Global Scan

If you live in a dangerous place, a new app from Lebanon can reassure your family

lebanon-bomb.jpg

Credit: Sharif Karim/Reuters

Forensic inspectors examine the wreckage of a van at the site of Monday's explosion in Choueifat, a southern suburb of Lebanon's capital Beirut on Monday, February 4, 2014.

Social media helps people stay in touch with friends and family around the world. In Lebanon, it has taken on a more urgent purpose.

26-year-old student Sandra Hassan launched the "I am still alive" app in January, in response to the worsening security situation. It sends an automatic tweet to your family to let them know you're OK after a bomb attack is reported. Hassan told the BBC she set it up as "an expression of frustration," not expecting that people would actually start using it.

However, there have been two bomb explosions since then, and the app has been downloaded more than 4000 times. There has even been demand from outside of Lebanon — from countries including Egypt and Pakistan — and an NGO has expressed an interest in using the app during natural disasters.

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India regains its Olympic status, and its athletes

India's Olympic athletes marched into the opening ceremony in Sochi under the Olympic flag. That's because they couldn't officially represent India, since the Indian Olympic Association had been barred from the games due to charges of corruption.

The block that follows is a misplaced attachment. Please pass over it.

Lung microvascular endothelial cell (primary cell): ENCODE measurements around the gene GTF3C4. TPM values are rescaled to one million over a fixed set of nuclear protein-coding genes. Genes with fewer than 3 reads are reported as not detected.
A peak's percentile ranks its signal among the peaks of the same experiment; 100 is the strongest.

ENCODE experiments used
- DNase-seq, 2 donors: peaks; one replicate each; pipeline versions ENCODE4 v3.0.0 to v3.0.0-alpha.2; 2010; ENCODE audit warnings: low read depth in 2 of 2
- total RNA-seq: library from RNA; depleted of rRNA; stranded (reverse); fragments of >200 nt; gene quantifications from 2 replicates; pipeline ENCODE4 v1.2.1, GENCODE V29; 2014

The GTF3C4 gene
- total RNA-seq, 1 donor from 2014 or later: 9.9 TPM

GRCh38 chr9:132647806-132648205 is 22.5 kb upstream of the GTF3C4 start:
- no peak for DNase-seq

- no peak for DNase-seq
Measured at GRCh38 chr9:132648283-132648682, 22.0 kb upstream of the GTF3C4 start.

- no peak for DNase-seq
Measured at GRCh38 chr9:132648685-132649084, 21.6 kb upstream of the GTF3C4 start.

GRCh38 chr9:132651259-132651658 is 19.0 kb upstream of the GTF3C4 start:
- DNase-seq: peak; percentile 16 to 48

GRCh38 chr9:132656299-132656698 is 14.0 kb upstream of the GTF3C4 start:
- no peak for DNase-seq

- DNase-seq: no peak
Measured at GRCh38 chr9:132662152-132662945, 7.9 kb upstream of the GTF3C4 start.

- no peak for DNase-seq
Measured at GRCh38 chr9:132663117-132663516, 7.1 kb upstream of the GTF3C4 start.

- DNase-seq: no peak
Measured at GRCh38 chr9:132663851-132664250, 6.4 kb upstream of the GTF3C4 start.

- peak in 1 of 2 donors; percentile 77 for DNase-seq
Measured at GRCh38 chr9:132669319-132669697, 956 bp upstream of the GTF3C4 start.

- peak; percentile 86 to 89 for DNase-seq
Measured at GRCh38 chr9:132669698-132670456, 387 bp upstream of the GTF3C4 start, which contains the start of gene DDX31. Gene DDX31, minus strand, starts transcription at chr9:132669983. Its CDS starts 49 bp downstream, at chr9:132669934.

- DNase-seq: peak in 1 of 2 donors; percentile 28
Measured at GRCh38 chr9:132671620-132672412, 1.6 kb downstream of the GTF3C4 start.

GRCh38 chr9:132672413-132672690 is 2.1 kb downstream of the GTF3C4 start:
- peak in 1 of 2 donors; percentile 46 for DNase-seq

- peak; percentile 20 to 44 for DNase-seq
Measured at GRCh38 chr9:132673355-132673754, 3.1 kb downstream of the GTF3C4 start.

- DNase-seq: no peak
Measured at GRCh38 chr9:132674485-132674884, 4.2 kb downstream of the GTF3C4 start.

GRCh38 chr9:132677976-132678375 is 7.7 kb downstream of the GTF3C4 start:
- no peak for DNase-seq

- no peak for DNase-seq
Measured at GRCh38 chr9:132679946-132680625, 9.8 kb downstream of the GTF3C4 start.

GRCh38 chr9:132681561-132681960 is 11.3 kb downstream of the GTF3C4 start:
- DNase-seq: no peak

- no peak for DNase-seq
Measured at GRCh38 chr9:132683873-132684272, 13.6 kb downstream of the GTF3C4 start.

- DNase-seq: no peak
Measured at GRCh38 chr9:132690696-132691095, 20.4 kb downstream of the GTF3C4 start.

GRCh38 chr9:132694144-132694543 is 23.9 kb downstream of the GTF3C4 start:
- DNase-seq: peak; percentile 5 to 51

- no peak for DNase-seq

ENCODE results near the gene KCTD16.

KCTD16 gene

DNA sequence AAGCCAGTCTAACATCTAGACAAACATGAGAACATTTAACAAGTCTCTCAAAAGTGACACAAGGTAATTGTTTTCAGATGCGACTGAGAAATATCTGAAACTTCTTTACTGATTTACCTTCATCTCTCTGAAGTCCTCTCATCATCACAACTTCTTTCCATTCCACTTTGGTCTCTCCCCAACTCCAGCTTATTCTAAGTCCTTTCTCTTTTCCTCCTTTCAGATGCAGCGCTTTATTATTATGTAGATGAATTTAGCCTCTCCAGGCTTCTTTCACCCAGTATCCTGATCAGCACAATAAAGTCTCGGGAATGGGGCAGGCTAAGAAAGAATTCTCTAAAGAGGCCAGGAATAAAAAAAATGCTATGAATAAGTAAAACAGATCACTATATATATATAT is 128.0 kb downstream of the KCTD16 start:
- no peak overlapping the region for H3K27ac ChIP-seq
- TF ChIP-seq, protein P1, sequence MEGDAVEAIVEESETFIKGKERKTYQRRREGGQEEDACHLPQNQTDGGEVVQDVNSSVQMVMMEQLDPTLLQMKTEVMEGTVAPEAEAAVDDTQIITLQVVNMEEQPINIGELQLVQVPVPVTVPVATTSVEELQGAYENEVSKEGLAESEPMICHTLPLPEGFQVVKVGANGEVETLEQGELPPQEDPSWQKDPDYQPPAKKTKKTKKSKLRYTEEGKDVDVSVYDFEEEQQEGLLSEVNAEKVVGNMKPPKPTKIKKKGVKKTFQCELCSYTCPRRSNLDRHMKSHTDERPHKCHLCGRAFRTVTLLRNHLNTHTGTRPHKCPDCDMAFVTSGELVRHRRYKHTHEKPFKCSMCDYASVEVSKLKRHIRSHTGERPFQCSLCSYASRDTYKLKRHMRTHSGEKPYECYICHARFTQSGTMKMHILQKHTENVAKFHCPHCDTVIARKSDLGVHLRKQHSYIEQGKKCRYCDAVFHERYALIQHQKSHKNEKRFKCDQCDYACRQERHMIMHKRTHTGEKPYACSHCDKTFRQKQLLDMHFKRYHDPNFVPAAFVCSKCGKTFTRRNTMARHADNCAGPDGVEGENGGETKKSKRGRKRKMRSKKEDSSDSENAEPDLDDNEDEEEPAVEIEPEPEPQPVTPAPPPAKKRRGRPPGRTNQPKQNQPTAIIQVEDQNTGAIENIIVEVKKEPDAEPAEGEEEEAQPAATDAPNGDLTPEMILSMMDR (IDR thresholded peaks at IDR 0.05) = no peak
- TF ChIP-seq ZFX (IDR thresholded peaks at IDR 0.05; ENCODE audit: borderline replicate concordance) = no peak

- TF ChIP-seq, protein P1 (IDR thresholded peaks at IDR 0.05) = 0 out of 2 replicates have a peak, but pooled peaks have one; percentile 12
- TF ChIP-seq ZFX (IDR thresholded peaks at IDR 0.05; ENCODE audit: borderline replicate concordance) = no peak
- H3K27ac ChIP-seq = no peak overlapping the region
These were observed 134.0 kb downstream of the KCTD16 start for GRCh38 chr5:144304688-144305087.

But Globalpost reports that today, the International Olympic Committee voted to lift the ban during the winter games. The reason: India got rid of its "tainted" leaders and elected World Squash Federation chief Narayna Ramachandran as its association president, ending the standoff. India's three athletes will be able to march under their own flag in the closing ceremony.

A French feminist film gives men a taste of sexual harassment

When French filmmaker Eléonore Pourriat released her film "Oppressed Majority" five years ago, it won an award in Ukraine, but gained little attention in her native France. A week ago, she uploaded it to YouTube, and now the English subtitled version has been viewed more than 2.3 million times. 

It depicts a world in which women are the dominant gender. The protagonist is Pierre, an ordinary man. The 10-minute film shows the aggression and sexual harassment he is subjected to in the course of a day. Women walk around with bare chests, urinating in alleys, and asking him for sexual favors in the streets.

Why did Pourriat do this? She told the Guardian she was inspired to make the film when she realized that many men, even her husband, didn't understand the harassment many women experience on a daily basis. 

Meet the girl biker gang of Marrakesh

They are the "Kesh Angels" and a New York photography exhibition is showing a side of Moroccan life that few have probably seen before. The hijab-wearing, girl bikers of Marrakesh are friends of photographer Hassan Hajjaj, who was born in Morocco and moved to Britain as a teenager. He’s been photographing his friends since the 1990s. PRI’s The World has photos and an explanation by Hajjaj about what it took to gain the trust of his subjects.